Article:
Likewise, it is essential for the ‘Bong Sau’ action to be done with the same kind of “soft force” being applied, turning the forearm right over so that the inside forearm and the palm face back towards the opponent. So long as the elbow is able to remain aimed back at the opponent’s centre of mass, and the forearm kept relaxed, the same ability to absorb forward pressure is enabled and the result is a limb that can re-direct force easily as well as spring forward naturally if the opponent disengages or loses control of the centre – ‘Lat Sau Jik Chung’ (“constant springy forward force”) in action! Now, to what is likely to be seen as a controversial statement by many, once these ideas are in place, the TRUE reason for ‘Chi Sau’ begins to become apparent. Like virtually every other aspect of the Wing Chun system, this drill is NOT about defence and control at all – it is to teach us how to ATTACK!!! That’s right, …from the ‘Dan Chi Sau’ (“single-hand” ‘Chi Sau’) drill all the way through to the practice of ‘Gwoh Sau’ (“free-attack” ‘Chi Sau’), we are being shown how to ATTACK.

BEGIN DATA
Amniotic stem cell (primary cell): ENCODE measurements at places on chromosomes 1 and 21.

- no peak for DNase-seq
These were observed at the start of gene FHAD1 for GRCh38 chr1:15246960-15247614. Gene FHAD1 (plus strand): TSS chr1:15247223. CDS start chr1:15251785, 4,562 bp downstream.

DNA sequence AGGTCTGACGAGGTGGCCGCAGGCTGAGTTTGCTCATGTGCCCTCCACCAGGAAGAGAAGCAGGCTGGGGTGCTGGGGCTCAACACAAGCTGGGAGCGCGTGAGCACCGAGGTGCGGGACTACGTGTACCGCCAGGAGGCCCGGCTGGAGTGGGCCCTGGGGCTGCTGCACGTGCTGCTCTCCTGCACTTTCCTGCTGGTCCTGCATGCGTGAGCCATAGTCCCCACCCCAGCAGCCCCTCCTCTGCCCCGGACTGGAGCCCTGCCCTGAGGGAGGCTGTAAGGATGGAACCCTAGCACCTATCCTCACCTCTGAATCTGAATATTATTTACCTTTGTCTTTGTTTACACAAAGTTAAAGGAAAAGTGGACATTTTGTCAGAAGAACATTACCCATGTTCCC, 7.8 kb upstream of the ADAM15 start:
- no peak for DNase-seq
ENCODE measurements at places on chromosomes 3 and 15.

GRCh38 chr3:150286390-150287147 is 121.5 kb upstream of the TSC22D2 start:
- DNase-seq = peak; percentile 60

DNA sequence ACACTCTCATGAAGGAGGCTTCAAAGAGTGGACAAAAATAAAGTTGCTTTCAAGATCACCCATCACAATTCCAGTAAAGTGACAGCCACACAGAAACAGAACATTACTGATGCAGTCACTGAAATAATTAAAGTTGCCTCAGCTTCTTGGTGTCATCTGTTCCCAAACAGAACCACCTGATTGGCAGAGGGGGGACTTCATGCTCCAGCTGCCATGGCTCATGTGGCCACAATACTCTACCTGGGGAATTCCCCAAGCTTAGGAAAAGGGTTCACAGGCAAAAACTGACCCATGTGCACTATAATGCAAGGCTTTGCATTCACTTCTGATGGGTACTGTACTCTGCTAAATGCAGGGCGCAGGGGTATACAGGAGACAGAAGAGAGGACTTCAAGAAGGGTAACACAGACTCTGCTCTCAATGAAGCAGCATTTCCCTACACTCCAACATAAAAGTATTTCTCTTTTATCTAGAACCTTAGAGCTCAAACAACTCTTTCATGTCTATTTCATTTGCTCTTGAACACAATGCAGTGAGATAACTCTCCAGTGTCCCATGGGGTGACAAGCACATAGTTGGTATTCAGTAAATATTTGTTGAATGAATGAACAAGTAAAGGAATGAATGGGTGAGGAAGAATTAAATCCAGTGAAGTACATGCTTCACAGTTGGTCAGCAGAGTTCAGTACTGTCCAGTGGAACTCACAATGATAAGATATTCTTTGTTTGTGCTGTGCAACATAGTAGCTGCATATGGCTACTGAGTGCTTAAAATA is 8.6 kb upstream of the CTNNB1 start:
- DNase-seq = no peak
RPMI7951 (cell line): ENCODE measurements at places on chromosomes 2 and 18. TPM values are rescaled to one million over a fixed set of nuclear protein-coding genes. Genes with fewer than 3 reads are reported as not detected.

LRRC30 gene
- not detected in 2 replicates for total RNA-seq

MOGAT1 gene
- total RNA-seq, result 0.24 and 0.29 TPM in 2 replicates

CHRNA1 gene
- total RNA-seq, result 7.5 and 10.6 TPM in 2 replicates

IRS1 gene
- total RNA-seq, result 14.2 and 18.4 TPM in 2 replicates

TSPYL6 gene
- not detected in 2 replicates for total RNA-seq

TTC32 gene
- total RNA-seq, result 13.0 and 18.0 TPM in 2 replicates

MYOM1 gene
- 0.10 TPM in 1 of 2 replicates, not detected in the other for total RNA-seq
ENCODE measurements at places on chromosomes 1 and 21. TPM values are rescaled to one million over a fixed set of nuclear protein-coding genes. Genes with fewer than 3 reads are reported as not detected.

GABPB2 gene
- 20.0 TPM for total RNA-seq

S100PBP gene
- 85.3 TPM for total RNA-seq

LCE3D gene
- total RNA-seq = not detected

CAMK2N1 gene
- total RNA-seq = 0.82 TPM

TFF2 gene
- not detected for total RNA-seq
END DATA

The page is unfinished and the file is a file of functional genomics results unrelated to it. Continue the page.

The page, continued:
However, this is clearly missed by the great majority because they either play to many complicated ‘Chi Sau’ “games”, or else they use too much force, or go far too fast, or turn it into a game of “sniping” (or all of those together!), totally failing to achieve the goal of the drill which is to load a certain set of neural reflexes into the body such that the arms are fine-tuned to detect changes in pressure and angle so that they automatically seek the natural path around the obstacle and attack instinctively without the need for constant conscious thought.
In the process, ‘Chi Sau’ also teaches us to use the limbs with constant even pressure, to keep the body square-on, thus maximising the number of available weapons whilst minimising the number of targets. It also teaches us to remain calm under pressure, to get in close and stay there, and most of all, ‘Chi Sau’ teaches us to have both hands working independently towards a common goal – to hit and defeat the opponent in the shortest time possible. Thus, it enhances all previous training and provides the perfect “laboratory” for us to develop our most effective means of dealing with an adversary.
Editors note: This article was originally published in Wing Chun Illustrated magazine, Issues 2 (2011)